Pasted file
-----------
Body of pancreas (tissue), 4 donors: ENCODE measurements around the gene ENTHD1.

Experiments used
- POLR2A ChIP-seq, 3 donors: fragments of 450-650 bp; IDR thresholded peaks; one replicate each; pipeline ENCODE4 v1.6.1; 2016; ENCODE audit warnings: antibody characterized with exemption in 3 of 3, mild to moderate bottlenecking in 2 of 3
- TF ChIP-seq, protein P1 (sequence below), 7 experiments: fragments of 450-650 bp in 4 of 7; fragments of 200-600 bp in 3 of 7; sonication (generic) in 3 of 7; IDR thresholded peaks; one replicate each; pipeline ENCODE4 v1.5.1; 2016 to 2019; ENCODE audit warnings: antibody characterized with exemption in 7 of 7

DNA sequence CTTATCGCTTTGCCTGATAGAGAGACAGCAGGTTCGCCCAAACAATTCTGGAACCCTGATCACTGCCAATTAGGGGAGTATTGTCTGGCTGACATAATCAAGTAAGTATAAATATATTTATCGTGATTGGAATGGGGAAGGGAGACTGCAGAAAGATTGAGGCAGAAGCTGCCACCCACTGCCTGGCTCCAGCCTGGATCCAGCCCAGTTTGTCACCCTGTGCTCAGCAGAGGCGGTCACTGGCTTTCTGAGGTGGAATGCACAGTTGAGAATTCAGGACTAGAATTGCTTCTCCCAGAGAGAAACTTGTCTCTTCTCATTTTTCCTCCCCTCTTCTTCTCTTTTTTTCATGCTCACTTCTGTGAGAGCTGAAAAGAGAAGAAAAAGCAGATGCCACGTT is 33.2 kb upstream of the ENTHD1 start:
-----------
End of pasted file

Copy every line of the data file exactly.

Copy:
Body of pancreas (tissue), 4 donors: ENCODE measurements around the gene ENTHD1.

Experiments used
- POLR2A ChIP-seq, 3 donors: fragments of 450-650 bp; IDR thresholded peaks; one replicate each; pipeline ENCODE4 v1.6.1; 2016; ENCODE audit warnings: antibody characterized with exemption in 3 of 3, mild to moderate bottlenecking in 2 of 3
- TF ChIP-seq, protein P1 (sequence below), 7 experiments: fragments of 450-650 bp in 4 of 7; fragments of 200-600 bp in 3 of 7; sonication (generic) in 3 of 7; IDR thresholded peaks; one replicate each; pipeline ENCODE4 v1.5.1; 2016 to 2019; ENCODE audit warnings: antibody characterized with exemption in 7 of 7

DNA sequence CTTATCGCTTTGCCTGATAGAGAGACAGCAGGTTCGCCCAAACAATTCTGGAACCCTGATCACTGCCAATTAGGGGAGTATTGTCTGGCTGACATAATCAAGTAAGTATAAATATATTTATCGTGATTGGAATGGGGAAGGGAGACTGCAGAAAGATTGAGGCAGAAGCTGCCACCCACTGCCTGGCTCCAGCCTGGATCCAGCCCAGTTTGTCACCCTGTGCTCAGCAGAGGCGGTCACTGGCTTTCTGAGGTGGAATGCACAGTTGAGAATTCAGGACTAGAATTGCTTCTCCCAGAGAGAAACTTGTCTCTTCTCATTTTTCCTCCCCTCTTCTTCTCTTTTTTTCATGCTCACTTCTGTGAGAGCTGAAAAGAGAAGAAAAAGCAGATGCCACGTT is 33.2 kb upstream of the ENTHD1 start: